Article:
Next, descriptions are given for the blood glucose meter set as according to certain embodiments.

The blood glucose meter set according to one embodiment includes the aforementioned sensor chip, and a blood glucose meter on which the sensor chip is mounted, for measuring glucose components in blood.

Below, descriptions are given for a blood glucose meter set that is provided with a transmission photometry blood glucose meter for measuring the light transmitted through a reaction product of blood and a chromogenic indicator as a blood glucose measurement reagent, but the present invention is not limited thereto. For example, it can be also a blood glucose meter set provided with a reflection photometry blood glucose meter for measuring the light reflected from the reaction product described above.

FIG. 3 illustrates a blood glucose meter set 500 according to one embodiment. The blood glucose meter set 500 is provided with a blood glucose meter 110 and a sensor chip 100.

The sensor chip 100 is to be mounted on the tip part of the blood glucose meter 110. The blood glucose meter 110 is provided with a display 111 for displaying measurement results, contents of the operation, or the like, a power button 112 for instructing on and off of the blood glucose meter 110, an operation button 113, and a release lever 114 for releasing the sensor chip 100. The display 111 consists of a liquid crystal, an LED, or the like.

FIG. 4 is a longitudinal cross-sectional view illustrating each of the tip part of the blood glucose meter 110 and the sensor chip 100 of the blood glucose meter set 500. For mounting the sensor chip 100 on the blood glucose meter 110, a mounting part 22 having an opening part 21 formed at the tip part of the blood glucose meter 110 is provided, and a mounting hole 23 for mounting the sensor chip 100 inside the blood glucose meter 110 is constructed. Furthermore, inside the blood glucose meter 110, an optical measurement part 24 for measuring glucose components (i.e., blood glucose level) of the blood collected on the sensor chip 100 is provided. Furthermore, the blood glucose meter 110 is provided with a processing part 25 for calculating the blood glucose level by processing the signal resulting from measured light, and an eject pin 26 for releasing the sensor chip 100 in conjunction with the release lever 114 (see, FIG. 3). Descriptions are given for each constitution below.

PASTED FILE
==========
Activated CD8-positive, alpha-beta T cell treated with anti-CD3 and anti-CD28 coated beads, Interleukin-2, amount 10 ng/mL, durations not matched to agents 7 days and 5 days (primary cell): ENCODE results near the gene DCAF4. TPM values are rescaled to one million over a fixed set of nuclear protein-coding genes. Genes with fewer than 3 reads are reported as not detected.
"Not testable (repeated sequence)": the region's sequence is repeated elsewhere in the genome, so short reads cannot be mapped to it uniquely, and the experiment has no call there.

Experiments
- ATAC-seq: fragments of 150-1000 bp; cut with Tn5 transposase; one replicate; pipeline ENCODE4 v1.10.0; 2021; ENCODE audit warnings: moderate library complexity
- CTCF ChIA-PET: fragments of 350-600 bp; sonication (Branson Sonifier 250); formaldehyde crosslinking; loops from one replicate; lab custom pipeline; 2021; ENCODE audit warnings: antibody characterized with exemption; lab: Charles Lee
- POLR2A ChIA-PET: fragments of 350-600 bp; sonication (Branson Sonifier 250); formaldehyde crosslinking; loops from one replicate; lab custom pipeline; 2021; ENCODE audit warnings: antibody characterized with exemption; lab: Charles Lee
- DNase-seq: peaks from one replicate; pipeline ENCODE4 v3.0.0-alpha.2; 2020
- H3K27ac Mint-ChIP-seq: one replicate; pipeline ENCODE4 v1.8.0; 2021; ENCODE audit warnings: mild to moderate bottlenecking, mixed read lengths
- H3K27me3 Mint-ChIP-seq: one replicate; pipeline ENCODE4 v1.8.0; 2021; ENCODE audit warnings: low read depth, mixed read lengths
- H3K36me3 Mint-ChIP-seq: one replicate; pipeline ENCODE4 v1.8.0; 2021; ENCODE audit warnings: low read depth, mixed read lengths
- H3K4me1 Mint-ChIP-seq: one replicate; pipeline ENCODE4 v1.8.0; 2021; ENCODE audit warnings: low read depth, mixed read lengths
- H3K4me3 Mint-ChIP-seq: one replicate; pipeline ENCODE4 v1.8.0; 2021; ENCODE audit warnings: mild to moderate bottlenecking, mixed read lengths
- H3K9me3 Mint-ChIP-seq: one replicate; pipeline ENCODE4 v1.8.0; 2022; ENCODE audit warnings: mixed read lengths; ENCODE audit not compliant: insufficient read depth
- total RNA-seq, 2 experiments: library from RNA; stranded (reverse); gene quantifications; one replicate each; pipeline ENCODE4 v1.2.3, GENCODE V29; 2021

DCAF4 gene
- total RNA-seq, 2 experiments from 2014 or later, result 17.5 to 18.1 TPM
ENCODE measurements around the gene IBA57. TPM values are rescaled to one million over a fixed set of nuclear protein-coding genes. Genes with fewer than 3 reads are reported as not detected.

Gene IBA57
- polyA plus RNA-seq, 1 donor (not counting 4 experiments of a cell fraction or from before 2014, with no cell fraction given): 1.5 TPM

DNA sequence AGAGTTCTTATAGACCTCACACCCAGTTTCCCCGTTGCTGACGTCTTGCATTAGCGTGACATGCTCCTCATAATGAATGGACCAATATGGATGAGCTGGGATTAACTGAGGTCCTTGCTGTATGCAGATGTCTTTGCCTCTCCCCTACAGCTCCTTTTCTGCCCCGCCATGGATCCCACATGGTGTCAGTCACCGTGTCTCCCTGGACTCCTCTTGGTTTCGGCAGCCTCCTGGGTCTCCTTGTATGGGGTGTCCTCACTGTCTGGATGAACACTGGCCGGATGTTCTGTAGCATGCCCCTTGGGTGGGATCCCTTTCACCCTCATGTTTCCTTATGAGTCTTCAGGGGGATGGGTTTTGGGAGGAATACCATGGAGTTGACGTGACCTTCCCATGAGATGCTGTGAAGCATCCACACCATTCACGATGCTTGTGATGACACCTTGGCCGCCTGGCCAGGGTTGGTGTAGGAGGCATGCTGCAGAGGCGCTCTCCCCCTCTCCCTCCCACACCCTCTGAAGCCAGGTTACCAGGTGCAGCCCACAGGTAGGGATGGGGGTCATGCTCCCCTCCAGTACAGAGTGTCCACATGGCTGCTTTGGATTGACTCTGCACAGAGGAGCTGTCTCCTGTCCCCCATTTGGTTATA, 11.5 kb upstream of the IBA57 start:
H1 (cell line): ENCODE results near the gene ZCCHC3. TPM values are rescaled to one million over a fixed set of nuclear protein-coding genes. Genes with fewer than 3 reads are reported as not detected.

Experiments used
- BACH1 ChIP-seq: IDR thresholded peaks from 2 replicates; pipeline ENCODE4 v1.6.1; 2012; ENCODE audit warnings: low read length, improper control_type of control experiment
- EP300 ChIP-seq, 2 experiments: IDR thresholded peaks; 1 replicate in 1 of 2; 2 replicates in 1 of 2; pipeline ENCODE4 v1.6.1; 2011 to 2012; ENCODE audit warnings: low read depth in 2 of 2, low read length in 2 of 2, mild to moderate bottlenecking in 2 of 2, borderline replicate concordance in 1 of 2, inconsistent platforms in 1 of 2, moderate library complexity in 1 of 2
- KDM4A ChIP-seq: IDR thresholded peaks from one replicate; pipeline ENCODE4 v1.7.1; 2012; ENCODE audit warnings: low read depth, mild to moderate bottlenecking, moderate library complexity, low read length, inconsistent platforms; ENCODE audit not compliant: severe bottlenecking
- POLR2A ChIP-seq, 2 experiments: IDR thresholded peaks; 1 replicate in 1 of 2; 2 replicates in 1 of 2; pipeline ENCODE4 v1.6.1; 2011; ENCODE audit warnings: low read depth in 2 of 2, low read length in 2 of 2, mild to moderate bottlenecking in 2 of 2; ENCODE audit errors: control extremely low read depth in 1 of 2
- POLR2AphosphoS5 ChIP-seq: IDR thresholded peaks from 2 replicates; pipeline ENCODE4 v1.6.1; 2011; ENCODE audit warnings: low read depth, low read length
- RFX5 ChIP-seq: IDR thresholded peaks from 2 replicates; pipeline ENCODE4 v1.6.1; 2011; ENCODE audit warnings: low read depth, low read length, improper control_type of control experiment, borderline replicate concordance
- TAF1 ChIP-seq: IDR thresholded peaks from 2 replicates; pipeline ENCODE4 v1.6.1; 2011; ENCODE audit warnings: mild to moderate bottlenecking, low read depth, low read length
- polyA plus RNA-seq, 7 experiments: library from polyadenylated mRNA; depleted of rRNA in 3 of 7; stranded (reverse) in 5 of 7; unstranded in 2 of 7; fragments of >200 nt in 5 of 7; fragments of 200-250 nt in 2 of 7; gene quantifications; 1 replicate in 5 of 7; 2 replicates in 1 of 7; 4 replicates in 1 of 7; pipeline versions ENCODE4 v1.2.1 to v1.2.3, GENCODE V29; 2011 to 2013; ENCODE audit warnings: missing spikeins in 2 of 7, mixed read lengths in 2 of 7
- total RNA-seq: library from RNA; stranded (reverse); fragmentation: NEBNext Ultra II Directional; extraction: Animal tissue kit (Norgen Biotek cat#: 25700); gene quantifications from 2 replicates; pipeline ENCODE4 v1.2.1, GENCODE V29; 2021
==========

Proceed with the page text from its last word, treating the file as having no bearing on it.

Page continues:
At the time of the measurement, the sensor chip 100 is mounted in the mounting hole 23. The mounting operation is carried out manually by a user. Although it is not illustrated, in order to minimize any irregularity of a mounting position that is caused by manual operation, it is preferable to provide a lock device or the like for fixing the sensor chip 100 at a predetermined position inside the mounting hole 23.

The optical measurement part 24 is provided with a light illuminating part 31 for illuminating a reaction product of blood and a chromogenic indicator (dye-forming substance) as a blood glucose measurement reagent with light, and light receiving part 32 for receiving the light transmitted through the reaction product as measured light. In the present embodiment, a light emitting diode (LED) is used for the light illuminating part 31, but it can be also a halogen lamp, laser, or the like. For the light receiving part 32, a photodiode (PD) is used, for example. The light receiving part 32 can be any one that can convert the received light to a certain signal, and it can be also CCD, CMOS, or the like.